I eagerly return to the coffee brewing task set before me. Removing my new water kettle from its thermostatically controlled heating stand, I gently pour a few ounces of the 205° water over the newly made coffee grinds now residing at the bottom of my French Press cup. I will now wait for the grinds to “Bloom.” This wait period is about 60 seconds in length, maybe a little longer. The freshly ground beans are beginning to absorb the hot water and expand, creating a wet mound of coffee grinds floating on top of the water, called the “Bloom.”
While the Bloom is expanding into its shape, I bring the French Press cup up to my nose and inhale a sumptuous odor of the taste pleasing, caffeine filled experience that is to come. Placing the cup back on the counter, I take a wooden spoon and gently stir the mixture, and pour more 202° water into my French Press cup, bringing the mixture in the cup, up to its full, 34 oz. capacity.
I now need to wait for the hot, 34 ounces of water to do their “brewing thing” as the freshly ground coffee soaks in, and absorbs the water. This wait time is approximately 4-5 minutes.
However, my coffee brewing still has a few more tasks I need to complete to bring the newly brewed coffee to its final concluding, and glorious pour into my waiting, 24 ounce, Yeti cup. While waiting on the 4-5 minute brewing time, I create a frothed cup of heated, Vanilla Flavored Coconut Milk, open two small bags of Artificial Sweetener, and heat the Stainless Yeti cup, by placing it face down over my empty, but turned on toaster.
Finally, the timer on my kitchen oven makes a ding-ding sound notifying me that the brewing time for the coffee has now been completed. Taking my French Press cup, I gently begin pushing the plunger down into the cup, pressing all those very fresh, coffee grinds ahead of the plunger, to the bottom of the cup. Once pressed, and completed, I pour the coffee into my waiting, heated, Yeti cup. As I lick my lips in anticipation of what’s to come, I can smell the coffee’s rich aroma.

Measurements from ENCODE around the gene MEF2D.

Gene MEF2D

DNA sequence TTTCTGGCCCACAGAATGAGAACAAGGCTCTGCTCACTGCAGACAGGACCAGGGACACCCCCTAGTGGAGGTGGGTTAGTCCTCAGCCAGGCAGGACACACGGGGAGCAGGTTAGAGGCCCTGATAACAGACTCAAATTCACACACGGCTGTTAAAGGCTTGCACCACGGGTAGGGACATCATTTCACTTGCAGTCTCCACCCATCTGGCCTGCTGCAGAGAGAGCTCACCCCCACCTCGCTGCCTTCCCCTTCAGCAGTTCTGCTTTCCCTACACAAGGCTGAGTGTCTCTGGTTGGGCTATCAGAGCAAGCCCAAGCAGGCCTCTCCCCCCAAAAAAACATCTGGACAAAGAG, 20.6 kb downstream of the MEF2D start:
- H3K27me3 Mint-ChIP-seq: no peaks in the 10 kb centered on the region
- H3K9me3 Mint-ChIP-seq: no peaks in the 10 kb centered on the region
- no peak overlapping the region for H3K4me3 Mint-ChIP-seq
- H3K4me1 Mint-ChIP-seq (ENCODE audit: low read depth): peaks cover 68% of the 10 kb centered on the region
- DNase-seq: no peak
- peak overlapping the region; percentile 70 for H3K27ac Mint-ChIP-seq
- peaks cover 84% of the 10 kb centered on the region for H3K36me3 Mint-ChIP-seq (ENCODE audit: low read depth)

Three steps are now remaining to be accomplished. First I add the sweetener, and stir the coffee. Secondly, I add the frothed coconut milk, creating a Latte. And third, I add some squirts of Sugar-free, Torani Vanilla flavored Syrup. I now have a creamy, hot, 24 ounces of a French Press made, Skinny Vanilla Latte.
Carefully lifting my cup, now filled with its Vanilla Latte Coffee, I place my lips on the edge of the cup and gently sip from its contents, the dark brown, creamy, sweet, vanilla tanged, caffeine filled liquid. I allow the liquid to sit, for a moment on my tongue, as I savor its rich goodness and flavor, much like I once did with a good glass of a 2012, Lodi Valley, Cabernet Sauvignon.
With a resounding, lip-smacking “Ahhhhh!” I swallow the liquid, and know that in the last 15 minutes or so, I have created a coffee drinking Masterpiece. With my dog, Charlie Boy, at My heals, we leave the kitchen to move back to the solitude and morning quietness of our private bedroom. And it’s here, that for the next hour, I will drink, savor, and enjoy my 24 ounce, cup of coffee, as the result of my early morning endeavors, coming from my successful, French Press, coffee making experiment.
Oh, it’s Sunday morning! Thank you Lord for creating this wonderful coffee, and also for introducing me to FrenchPressCoffee.com. Amen!
Resources and links:
- Author: Doug Scott, Coffee Lover
- Photo by Nik MacMillan on Unsplash
Woah, great post. Personally I like a deep rich coffee bean that is sweet to taste and full bodied. I love reading what other people think about coffee. I am drinking Presto coffee at the minute and its very pleasant. I think this is their website – Presto Coffee Beans.